Over the last several years, you were able to reduce that back by 130 to 200 million each year. Are there still opportunities to take out cost? And you now have the cost structure aligned given the best you made in HAMR and in new markets?

Dave Mosley

Yes, it's quite painful to do that in the last couple of years. The most recent one that we just said was more of a voluntary retirements, and we were pretty hoping about that's good to up to those kinds of options as well. I like the footprint that we have right now and it's part of the redundant, but that's how deep and how wide with the trough that will help us. I like the -- I also like the investments we're making for the next 3 to 5 years in R&D, CapEx, and how we have to run the tools and things like that. So I like the footprint. We can always make more cuts if we had to, but it maybe to expense something we come to the couple of years. So period in the next year or two, if we made those cuts we might look good, but we are still trying to look good, making sure we stage ourselves for the ultimate growth that we've been talking about.

Katy Huberty

I'll ask one more question and we will see if there is anyone in the audience. We talked about the systems business and SSD business. It's some of the competitors in the industry have chosen to expanding those segments through M&A. How did you think about internal R&D versus partnership versus M&A moving into some of those adjacencies?

Dave Mosley

I don’t really have a preference for internal versus M&A. I mean we've had a couple of experience where the M&A has not done as well as we wanted it to. And I think there is a lot of reasons for that when you talk about stapling something on to Seagate specially maybe the business model is different or the customers serve a different or it's like I talk about before, it's a little bit of legacy. The capability you have but it's legacy you really want to be poise for the future, all the probably investors we make 3 to 5 years so I have to think about the returns on 3 to 5 years, putting that on top of the Seagate.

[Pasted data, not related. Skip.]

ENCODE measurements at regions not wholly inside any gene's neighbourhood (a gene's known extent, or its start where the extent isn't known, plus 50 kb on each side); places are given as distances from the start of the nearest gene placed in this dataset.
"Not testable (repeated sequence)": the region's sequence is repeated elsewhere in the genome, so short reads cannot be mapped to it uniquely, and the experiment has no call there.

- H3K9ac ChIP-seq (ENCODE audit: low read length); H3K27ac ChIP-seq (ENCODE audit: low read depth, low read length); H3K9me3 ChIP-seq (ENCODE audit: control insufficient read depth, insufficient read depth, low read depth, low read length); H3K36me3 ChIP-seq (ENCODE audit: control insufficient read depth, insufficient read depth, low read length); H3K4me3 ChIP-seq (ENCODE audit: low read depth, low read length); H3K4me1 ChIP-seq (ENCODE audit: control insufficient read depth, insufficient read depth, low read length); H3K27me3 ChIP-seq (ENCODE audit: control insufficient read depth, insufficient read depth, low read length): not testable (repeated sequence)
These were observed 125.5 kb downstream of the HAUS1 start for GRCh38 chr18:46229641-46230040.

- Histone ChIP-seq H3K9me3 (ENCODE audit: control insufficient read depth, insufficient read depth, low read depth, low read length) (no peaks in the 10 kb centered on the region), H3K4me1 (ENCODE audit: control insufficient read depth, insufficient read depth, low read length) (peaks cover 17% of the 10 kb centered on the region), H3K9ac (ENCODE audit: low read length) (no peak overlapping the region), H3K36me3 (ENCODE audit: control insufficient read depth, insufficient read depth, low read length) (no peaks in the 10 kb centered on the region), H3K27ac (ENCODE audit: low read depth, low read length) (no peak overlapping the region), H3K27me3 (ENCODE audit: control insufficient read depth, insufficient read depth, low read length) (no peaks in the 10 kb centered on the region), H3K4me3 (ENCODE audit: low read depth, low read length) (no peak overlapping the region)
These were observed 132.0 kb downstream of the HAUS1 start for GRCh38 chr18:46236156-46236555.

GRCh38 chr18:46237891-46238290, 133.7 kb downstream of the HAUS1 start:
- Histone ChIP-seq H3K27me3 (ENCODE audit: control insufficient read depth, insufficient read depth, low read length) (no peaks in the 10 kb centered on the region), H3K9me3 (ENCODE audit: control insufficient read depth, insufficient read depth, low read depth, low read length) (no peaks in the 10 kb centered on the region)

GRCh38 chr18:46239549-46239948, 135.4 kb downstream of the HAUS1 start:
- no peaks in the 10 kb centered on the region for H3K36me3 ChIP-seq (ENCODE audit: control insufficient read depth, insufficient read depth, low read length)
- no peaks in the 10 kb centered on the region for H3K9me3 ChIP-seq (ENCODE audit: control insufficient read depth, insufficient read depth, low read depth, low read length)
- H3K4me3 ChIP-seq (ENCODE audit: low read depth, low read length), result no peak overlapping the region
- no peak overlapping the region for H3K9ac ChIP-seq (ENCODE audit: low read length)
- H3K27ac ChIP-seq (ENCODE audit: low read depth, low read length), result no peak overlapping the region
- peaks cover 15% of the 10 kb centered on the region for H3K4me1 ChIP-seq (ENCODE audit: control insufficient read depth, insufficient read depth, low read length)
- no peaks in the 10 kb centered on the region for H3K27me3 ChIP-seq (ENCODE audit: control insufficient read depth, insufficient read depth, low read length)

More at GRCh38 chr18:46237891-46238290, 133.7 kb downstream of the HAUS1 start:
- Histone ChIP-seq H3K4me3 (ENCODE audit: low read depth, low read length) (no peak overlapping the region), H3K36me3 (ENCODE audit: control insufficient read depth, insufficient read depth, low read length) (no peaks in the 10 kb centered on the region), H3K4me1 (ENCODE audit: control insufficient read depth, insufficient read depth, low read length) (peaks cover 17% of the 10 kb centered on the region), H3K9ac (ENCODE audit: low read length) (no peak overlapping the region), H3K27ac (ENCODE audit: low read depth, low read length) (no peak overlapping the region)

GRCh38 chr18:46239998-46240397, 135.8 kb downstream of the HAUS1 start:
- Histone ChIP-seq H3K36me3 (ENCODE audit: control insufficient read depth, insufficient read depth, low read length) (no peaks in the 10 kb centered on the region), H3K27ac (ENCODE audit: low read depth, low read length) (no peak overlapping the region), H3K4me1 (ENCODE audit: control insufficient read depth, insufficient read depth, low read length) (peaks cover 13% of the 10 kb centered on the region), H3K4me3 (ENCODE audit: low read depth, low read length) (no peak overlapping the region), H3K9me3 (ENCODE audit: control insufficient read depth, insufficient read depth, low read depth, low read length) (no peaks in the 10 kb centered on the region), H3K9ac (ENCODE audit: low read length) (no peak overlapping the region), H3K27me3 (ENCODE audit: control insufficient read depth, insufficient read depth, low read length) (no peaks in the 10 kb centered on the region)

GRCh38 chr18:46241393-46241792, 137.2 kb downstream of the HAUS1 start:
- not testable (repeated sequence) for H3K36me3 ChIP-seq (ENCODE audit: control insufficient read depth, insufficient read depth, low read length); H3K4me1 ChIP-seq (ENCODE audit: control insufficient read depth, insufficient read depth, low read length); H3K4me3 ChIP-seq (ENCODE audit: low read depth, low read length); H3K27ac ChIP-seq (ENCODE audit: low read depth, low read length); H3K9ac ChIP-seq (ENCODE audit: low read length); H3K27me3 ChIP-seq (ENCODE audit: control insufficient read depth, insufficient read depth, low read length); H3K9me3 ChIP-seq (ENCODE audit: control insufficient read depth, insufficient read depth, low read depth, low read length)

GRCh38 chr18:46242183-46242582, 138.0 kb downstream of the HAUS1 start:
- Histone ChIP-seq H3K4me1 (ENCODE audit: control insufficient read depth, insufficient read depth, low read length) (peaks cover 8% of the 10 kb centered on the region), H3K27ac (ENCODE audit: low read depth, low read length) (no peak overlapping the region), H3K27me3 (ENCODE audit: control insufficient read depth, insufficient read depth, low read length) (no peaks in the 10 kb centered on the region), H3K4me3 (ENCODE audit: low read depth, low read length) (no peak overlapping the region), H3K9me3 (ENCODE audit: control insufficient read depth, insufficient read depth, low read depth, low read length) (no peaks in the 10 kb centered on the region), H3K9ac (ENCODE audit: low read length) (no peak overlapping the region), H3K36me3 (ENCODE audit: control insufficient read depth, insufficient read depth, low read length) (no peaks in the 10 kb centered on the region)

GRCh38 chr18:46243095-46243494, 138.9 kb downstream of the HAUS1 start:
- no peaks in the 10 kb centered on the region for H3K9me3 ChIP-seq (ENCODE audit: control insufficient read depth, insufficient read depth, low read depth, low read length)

I think we will get into a mode eventually where there is more M&A right now. We were obviously focused on that 3 to 5 years with our own OpEx spend. I don't think it's a -- I don’t think I have a strong preference is to which way to do it, but I would say that there are things to be careful of it, it's not easy necessarily to just bolt something on to Seagate and do the and purge the SG&A and then adopt that into -- that's the problem we've had. And I think we need to think about ourselves with 3 to 5 years before we could actually see that growth or accretion, if you will to our model with those.

There are new technologies that are going to be required to answer some of the growth of the edge. And I think we will even have to make those investments internally or externally and so we'll keep looking at that.

Katy Huberty

So let me stop and see, if any questions in the audience. One down here.

Unidentified Analyst

I think IBM recently talked about thick drives, if coming back particularly in the cloud, replacing some nearline that you could use tape in conjunction with NAND. The NAND was sort of first couple of minutes of a video and then you could in that time access the tape and you wouldn’t need the nearline drive. Is that a risk? I mean tape is cheaper than nearlines.

Dave Mosley

Yes, I don’t think it’s a risk. I would say this if you look at the IDC report that Katy made referenced to earlier, there is the growth of tape. I think that presupposes from technology investments will have to be made and there is also some used cases that have to be understood much better. I personally think that nearline drives are going to -- when we talk about giving the 20 terabyte or 40 terabyte and beyond, I think they are going to provide a lot of value to be able to give the data back very quickly.

Tape is a great technology that’s been around for a long time, but I don’t think it's going to grow in the growth mode, if I would do implication. And I don’t think it’s a risk, so it's anything, probably people would say kind of data is going to matter more and you can only analyze the data sets that you have them relatively available. So, unfortunately, tape is way too cold. And it requires a lot of manual intervention to go manage or things like that so on.

Katy Huberty

Also on aren’t that many tape providers I mean there would be -- there is one right. So there is some risk if you are a cloud provider. You are always depending on supplier. Question back here?

Unidentified Analyst